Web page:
I was once responsible for a Productivity "Gain Sharing" program for a major Navy industrial facility - where essentially, "profits" are returned to customers in the form of lower billing rates the next contract year. The overall productivity indicator was direct labor hours / total operating costs, with direct labor hours strictly limited to hours billable to a Navy "customer". The increase in that ratio (from quarter to quarter) was considered a productivity "gain". That factor was applied to quarterly "profits" (revenues-costs) and split 50/50 between the industrial facility and the Navy program office for ultimate "return" to the customer. At any rate, the gain could only be met if certain "quality standards" were also maintained -i.e. rejects, returns, complaints, etc. all had to be at or below predetermined acceptable levels.

I once asked Mr. W. Edwards Deming what he thought about productivity and quality indicators, profit/gain sharing and the like. His response was data always needs to be analyzed over time (we tend to think short term) and that it should never be used to penalize anyone - rather only for process or system improvement. Profit or gain sharing he said was generally a bad idea - if people are worth more compensation, give it to them. Profit/gain sharing (if it must be done) should be shared equally with everyone in the company because executives, sales personnel, and production personnel (people that generally get credit for productivity gains) can not do their job without support from everyone in the company.

This rather long dissertation has only one conclusion - data/statistics are only useful if they are understood and accepted by those who NEED them to manage the business. Bean counters (and many consultants) usually come up with numbers that cannot be used to identify action - and therefore, such numbers have little or no importance to the workforce or any legitimate improvement activities.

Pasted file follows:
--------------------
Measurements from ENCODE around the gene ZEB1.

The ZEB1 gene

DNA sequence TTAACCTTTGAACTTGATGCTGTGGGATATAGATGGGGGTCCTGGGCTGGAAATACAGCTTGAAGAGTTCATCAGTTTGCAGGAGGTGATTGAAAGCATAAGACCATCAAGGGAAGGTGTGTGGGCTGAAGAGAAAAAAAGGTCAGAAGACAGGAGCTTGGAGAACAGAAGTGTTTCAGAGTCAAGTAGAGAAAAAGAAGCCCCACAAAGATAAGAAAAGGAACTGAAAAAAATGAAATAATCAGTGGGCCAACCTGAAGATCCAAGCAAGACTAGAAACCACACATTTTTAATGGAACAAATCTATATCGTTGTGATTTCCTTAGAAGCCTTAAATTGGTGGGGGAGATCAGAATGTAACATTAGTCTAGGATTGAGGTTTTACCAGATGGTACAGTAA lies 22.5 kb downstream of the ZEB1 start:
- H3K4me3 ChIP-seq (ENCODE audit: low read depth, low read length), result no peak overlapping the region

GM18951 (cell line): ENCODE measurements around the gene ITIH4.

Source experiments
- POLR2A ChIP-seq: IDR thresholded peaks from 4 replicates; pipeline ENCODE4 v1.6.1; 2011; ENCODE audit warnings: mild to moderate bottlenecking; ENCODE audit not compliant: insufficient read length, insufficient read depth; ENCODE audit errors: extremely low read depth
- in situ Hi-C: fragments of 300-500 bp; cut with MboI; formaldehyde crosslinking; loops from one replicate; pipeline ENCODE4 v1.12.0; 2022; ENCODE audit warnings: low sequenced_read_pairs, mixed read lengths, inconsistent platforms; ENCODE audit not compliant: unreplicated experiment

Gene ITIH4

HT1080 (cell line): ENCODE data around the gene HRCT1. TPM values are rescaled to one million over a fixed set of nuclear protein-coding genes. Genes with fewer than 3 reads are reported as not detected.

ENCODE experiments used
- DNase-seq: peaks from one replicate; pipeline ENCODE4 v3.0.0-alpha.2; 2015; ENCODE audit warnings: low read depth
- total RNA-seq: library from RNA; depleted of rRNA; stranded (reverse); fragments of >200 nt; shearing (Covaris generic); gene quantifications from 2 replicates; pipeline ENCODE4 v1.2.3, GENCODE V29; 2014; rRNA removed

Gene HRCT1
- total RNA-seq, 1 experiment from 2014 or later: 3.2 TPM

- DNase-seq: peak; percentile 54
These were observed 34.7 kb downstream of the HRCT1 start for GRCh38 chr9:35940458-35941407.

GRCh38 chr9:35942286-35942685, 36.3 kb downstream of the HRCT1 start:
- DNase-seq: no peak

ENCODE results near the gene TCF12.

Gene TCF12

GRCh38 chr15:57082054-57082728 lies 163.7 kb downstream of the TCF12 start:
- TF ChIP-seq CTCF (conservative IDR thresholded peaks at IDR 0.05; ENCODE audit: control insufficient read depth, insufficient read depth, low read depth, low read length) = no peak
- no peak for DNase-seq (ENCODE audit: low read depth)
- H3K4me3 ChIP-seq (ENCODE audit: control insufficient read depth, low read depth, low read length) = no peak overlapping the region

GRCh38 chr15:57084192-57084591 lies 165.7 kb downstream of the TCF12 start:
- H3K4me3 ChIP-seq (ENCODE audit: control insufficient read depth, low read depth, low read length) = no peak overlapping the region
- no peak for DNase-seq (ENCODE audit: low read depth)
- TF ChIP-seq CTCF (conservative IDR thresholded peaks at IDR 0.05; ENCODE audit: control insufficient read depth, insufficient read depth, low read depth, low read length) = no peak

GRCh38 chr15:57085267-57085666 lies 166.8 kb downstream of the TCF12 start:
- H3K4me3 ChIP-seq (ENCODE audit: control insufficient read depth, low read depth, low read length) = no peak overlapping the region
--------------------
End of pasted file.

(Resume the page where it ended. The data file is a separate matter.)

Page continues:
The best "numbers" I've seen come from mapping out a "real" process, identifying points in the process that can be measured, identify measurement points that represent "bad" outcomes (rework, waste, complaints, etc.) and track them over time to identify/prioritize improvement opportunities.

Global measures of productivity rarely mean anything to anyone. When is the last time that customer satisfaction, first time quality, on-time delivery indicators, etc. were used to improve a process, a system or a company?

Best of luck.

Mike Paten


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From: ISO Standards Discussion
Date: Thu, 27 Apr 2000 11:47:34 -0500
Subject: Re: Quality Versus Productivity (Blame ISO-9000) /Hitchcock/Tribaldos/Hankwitz

From: "Hankwitz, John"

I'm not sure which of Deming's points would be most appropriate

10. "Eliminate slogans, exhortations, and targets for the workforce", or more likely

11. "Eliminate numerical quotas for the workforce" and "Eliminate numerical goals for people in management".

You provide perfect examples to illustrate Demings's points. When you create something to represent what you're trying to accomplish, the representation becomes the driving force rather than the accomplishment itself. That's why "management by objective" crashed and burned long, long ago. (or at least should have) It usually ends up being counter productive. (Will management ever learn?)

Focus on eliminating your system constraints or root causes preventing optimal performance. Your results will take care of themselves.

John Hankwitz